What measures, in your view, should Beijing take to ease the regulatory burdens on European firms in China?
The most common regulatory challenges for European companies in China are ambiguous rules and regulations, administrative issues and discretionary enforcement. Licensing requirements, customs procedures and discrimination in public procurement are also major issues.
While foreign businesses suffer the most from these challenges, they are also an impediment to domestic Chinese companies, and in the long run, hold China back from meeting its development goals. There must be transparency and predictability when introducing new policies or regulations. Administrative burdens should be minimized, and rules and regulations should be applied evenly to all businesses. Additionally, sound regulations must be built on robust institutions. If China fails to develop these there is a risk that it will get stuck in the middle income trap.
Finally, the biggest single step that China could take is to remove the legal distinction of "foreign-invested enterprise" and have international businesses register under uniform conditions with their local competitors. Fully realizing national treatment would put an end to unequal treatment for foreign firms and allow them to operate on a level-playing field.
What can be done by European governments to persuade Chinese authorities to ensure a level-playing field for their companies in China?
China has made repeated commitments on equal treatment for all businesses since its accession to the World Trade Organization (WTO) in 2001, but international firms are still legally required to register as foreign-invested enterprises, which differentiates them from domestic Chinese companies. There are multiple instances of unequal treatment, including regulatory enforcement, access to financing and forced technology transfers.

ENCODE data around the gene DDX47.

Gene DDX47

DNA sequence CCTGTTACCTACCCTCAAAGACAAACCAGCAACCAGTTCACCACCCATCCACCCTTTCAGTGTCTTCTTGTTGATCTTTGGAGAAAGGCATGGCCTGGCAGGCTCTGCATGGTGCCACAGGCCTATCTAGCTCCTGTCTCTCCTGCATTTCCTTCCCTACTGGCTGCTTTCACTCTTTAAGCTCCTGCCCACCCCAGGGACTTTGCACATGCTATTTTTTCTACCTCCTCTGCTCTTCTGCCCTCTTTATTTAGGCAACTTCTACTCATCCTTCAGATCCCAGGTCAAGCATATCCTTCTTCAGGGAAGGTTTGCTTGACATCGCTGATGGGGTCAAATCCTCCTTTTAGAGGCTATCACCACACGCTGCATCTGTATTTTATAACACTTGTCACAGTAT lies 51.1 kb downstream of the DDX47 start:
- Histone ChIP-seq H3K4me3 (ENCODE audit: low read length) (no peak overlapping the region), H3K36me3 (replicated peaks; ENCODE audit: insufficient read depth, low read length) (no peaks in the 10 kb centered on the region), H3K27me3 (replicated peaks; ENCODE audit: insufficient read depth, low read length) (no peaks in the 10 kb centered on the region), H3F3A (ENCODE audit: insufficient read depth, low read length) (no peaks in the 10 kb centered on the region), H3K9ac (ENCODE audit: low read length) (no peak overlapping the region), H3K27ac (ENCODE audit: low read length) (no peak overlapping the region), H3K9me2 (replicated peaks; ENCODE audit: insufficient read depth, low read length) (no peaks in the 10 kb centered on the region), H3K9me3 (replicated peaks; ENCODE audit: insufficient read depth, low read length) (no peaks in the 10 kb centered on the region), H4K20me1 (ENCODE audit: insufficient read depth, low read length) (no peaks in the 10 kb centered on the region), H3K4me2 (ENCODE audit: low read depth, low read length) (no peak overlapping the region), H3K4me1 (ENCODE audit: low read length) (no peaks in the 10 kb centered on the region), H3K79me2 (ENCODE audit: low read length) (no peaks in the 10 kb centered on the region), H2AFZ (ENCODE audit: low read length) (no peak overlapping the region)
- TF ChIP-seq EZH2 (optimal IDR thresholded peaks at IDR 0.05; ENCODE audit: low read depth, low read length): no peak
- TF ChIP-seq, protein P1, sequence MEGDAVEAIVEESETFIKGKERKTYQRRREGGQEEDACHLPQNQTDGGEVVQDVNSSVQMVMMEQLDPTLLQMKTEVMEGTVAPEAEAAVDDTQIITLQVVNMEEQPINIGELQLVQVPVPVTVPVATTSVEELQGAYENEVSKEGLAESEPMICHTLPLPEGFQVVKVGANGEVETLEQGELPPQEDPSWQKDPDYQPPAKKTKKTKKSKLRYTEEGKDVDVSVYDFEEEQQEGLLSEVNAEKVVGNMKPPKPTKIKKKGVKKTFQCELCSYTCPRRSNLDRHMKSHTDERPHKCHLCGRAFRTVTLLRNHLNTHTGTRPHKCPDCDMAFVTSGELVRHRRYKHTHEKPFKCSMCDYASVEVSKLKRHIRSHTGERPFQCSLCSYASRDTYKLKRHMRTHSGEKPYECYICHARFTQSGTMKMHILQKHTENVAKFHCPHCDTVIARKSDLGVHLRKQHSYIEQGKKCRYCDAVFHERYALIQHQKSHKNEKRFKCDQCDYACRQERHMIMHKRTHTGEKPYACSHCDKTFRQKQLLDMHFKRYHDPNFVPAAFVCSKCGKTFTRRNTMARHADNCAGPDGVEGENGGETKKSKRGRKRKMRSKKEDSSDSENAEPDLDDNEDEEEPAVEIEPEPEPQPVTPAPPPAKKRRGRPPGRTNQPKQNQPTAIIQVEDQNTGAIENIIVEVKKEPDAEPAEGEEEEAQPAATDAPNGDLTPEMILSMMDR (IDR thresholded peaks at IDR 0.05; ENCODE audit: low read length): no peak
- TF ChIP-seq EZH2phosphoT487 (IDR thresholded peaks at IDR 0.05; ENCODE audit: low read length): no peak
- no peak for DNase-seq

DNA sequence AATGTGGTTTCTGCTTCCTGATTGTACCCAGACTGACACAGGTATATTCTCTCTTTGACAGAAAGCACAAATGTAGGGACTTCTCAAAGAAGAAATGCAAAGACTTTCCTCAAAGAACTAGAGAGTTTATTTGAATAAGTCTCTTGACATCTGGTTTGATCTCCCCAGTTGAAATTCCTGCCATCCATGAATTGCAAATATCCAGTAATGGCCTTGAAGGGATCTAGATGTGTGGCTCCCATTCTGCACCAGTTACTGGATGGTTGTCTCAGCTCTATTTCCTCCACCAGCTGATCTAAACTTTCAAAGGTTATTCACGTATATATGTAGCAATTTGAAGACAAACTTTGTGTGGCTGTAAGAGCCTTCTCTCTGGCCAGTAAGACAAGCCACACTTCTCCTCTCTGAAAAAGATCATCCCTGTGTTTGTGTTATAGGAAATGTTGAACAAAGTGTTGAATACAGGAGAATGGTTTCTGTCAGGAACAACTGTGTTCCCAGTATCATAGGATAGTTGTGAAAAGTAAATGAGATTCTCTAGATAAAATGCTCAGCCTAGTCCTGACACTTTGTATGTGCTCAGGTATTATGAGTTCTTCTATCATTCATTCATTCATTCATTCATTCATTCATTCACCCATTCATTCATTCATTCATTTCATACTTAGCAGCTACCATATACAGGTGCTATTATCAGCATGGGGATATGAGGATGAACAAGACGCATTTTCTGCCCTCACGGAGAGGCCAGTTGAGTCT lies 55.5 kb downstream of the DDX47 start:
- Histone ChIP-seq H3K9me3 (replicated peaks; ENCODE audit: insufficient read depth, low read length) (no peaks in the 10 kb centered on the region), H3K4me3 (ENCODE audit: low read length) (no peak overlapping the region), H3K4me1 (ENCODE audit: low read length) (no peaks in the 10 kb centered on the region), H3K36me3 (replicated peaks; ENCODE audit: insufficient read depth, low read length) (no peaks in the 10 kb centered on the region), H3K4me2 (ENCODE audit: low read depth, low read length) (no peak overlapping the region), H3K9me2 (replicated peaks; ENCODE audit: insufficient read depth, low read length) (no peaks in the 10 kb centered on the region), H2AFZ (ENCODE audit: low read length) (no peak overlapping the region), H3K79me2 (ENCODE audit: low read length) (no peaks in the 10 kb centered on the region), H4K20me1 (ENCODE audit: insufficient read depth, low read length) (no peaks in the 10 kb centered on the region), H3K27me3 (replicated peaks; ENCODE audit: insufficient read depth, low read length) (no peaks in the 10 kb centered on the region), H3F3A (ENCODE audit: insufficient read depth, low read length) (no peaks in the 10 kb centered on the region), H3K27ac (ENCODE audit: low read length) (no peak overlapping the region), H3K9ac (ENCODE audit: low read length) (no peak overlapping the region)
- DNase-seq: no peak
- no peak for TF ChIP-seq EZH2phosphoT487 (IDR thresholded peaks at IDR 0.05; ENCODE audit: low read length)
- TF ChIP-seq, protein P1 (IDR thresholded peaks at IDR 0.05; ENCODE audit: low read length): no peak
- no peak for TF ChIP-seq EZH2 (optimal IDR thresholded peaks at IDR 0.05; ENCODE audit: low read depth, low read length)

In the Business Confidence Survey 2018, 19 percent of respondents report that they felt compelled to transfer technology in order to maintain market access. The European Union launched legal proceedings in the WTO against Chinese legislation on this issue on the June 1, 2018. The European Chamber supports the resolution of these concerns through the WTO framework.
It is now urgent for China to deliver on its promises by realizing national treatment for all companies operating in China. This would not only show that China is committed to upholding its WTO obligations, but would also provide international companies with the operating conditions they need to provide the products and services that Chinese consumers demand.
US President Donald Trump's administration and China appear to be heading toward a showdown on trade, with growing fears worldwide about its ramifications. How do you see this "trade war" affecting European companies and jobs?
Many of the European Chamber's member companies are concerned about the trade tensions between the US and China. Raising tariffs means disrupting the global supply chains that our members have built up. There is also the risk that this could bring an end to the present boom in the economic cycle.
We must remember, however, that the root of the problem began in China. It is imperative that China starts fulfilling the reform promises it has repeated since President Xi Jinping's speech at the World Economic Forum in Davos in January 2017.
The European Chamber believes in engaging with China and creating a common narrative to support further market opening and reform and delivering equal treatment for all businesses. If China is not prepared to take the necessary steps to make this a reality, it could escalate existing tensions. Taking a long term approach to structural issues is the right way forward.
Mats Harborn is the president of the European Union Chamber of Commerce in China.
The interview was conducted by Srinivas Mazumdaru.